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JDR Vol.14 No.4 p. 567
(2019)
doi: 10.20965/jdr.2019.p0567

Award:

Message from the Winner

Nobuo Shuto

Professor Emeritus, Tohoku University, Sendai, Miyagi, Japan

Published:
June 1, 2019

After the 1960 Great Chilean Tsunami, coastal dikes were remodeled and new ones constructed in Japan. In 1968, immediately after the completion of those construction and remodeling works, the Tokachi-Oki Earthquake struck, but fortunately the structures involved sustained very little damage. This led to a general feeling that it was possible to protect against the tsunamis completely by simply building coastal dikes and other defense structures. Japan did not see an increase in the number of tsunami researchers, but things were worse in the U.S. The National Science Foundation allocated its tsunami-related budget only to the NOAA, which issues tsunami forecasts, and allocated the rest of the budget entirely to ocean development. This situation continued until the 1983 Nihonkai-Chubu Earthquake Tsunami struck. In 1992, there was a tsunami earthquake off the coast of Nicaragua. Following that, research was conducted based on international cooperation through fax communications. Then cooperative international research continued to be done on tsunamis such as the 1992 Flores Tsunami, the 1993 Hokkaido Nansei-Oki Earthquake Tsunami, and the 1996 Irian Jaya Tsunami. However, their findings were provided only through Proceedings of the International Tsunami Symposium every two years, and most of the findings were limited to factual information about tsunamis.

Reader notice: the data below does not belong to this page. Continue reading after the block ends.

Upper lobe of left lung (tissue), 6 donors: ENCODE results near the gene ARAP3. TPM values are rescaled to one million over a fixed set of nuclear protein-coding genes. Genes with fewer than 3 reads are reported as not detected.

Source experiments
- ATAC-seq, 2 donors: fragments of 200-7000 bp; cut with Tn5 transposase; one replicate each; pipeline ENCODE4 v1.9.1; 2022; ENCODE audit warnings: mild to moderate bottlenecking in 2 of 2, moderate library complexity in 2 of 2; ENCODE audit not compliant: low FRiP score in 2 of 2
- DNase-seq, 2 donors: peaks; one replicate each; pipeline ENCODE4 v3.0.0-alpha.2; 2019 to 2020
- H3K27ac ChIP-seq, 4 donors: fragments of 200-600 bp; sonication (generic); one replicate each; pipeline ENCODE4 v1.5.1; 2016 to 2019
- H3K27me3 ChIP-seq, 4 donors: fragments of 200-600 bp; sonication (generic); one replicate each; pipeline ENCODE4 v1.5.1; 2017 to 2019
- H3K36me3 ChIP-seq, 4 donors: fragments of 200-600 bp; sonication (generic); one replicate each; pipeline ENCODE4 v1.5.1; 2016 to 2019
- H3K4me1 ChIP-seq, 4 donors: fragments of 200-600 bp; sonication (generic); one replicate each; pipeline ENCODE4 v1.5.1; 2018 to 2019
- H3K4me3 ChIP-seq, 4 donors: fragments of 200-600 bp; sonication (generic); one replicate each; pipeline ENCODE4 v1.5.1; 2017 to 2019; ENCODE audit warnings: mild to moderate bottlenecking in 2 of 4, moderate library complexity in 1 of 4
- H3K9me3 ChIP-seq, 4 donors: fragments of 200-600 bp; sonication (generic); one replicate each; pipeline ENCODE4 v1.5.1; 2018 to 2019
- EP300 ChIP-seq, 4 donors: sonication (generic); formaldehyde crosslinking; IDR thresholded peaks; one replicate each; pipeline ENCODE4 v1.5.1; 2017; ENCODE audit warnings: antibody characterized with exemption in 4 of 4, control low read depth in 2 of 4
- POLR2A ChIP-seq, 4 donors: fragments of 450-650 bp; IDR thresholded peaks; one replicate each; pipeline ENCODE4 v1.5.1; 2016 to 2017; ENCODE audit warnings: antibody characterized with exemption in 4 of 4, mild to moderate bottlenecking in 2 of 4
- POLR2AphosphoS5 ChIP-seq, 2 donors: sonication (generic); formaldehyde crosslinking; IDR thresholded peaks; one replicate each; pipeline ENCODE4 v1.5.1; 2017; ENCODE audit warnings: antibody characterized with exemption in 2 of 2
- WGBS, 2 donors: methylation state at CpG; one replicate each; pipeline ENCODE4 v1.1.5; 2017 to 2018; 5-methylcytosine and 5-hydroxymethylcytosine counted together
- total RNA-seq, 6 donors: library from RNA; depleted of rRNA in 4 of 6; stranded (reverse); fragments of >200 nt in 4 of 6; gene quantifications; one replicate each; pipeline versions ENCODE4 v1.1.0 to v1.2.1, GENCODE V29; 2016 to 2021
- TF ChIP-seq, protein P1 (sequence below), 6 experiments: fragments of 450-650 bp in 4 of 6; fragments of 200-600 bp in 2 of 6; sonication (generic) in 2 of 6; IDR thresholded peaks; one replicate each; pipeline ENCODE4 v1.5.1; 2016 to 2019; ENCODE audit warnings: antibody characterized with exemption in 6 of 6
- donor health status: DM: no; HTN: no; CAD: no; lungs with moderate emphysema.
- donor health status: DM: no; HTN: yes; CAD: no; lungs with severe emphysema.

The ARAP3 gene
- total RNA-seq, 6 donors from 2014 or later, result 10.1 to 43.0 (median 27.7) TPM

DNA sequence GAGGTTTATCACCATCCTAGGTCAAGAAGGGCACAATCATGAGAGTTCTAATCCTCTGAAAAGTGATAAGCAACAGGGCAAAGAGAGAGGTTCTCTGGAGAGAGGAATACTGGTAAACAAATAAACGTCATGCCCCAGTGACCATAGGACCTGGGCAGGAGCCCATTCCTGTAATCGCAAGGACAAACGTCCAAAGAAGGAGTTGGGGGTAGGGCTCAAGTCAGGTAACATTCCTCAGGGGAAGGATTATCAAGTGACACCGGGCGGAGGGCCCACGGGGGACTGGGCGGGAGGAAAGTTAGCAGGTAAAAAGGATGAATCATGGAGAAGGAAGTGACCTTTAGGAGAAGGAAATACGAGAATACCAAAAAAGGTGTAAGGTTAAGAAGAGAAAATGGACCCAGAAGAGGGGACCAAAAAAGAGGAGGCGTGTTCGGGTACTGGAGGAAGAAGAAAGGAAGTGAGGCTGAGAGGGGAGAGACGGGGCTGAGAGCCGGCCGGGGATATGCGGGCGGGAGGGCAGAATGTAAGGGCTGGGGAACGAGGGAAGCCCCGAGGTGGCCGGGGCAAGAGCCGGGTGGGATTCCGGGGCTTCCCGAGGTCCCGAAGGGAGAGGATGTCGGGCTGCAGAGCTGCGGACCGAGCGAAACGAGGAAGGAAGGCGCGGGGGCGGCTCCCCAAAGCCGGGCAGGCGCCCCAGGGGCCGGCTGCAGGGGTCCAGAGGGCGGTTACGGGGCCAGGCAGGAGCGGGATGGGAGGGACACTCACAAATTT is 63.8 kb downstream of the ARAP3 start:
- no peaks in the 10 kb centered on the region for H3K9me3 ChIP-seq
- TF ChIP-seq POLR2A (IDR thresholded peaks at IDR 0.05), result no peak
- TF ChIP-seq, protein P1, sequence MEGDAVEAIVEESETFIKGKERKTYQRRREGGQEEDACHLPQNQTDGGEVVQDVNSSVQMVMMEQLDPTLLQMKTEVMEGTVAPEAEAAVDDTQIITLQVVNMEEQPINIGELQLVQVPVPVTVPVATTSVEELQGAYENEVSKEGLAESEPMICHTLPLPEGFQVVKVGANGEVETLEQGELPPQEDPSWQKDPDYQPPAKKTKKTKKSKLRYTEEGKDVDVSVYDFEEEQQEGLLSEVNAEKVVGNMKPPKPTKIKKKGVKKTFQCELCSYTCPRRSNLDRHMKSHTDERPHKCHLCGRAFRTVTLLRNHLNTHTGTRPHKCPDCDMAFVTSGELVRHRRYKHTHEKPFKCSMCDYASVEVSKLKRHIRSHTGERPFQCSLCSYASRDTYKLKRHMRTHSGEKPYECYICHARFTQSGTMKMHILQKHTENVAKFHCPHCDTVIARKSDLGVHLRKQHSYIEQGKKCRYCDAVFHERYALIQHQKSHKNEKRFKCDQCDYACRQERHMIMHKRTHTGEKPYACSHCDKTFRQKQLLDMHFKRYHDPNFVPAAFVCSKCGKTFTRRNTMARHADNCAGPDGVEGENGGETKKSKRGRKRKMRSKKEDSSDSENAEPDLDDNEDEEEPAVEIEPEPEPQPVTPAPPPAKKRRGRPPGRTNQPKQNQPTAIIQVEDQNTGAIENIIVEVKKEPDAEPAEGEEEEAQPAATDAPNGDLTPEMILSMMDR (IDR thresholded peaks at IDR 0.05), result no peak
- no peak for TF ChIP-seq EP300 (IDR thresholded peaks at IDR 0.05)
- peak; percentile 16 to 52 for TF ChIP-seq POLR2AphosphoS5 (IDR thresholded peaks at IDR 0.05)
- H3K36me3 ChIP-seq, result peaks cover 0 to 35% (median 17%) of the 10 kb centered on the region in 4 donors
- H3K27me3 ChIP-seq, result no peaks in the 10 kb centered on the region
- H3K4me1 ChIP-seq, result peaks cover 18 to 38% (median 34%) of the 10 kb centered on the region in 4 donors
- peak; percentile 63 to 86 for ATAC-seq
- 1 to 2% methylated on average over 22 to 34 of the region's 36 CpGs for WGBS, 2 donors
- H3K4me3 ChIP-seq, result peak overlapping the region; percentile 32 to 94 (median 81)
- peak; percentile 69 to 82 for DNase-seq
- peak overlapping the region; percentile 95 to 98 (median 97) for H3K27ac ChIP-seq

Requests for information on tsunamis rapidly increased after the 2004 Great Indian Ocean Tsunami, information not only on the tsunami itself but also on tsunami countermeasures. It was when JDR made its appearance. The JDR disseminated the latest information for practical use. It also benefitted those who were the sources of information, as they no longer had to deal with the frustration of having to wait for conferences held only every two years. In addition, the JDR reviews submissions much more quickly than do other journals. Tsunamis, such as the 2011 Great East Japan Earthquake Tsunami and the 2018 Sulawesi Earthquake Tsunami, continue to strike. As a platform for sharing knowledge related to reconstruction and countermeasures, as well as to tsunamis themselves, the importance the JDR is growing.

This is why you are encouraged to contribute to the JDR.

Cite this article as:
N. Shuto, “Message from the Winner,” J. Disaster Res., Vol.14, No.4, p. 567, 2019.
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Last updated on Dec. 10, 2019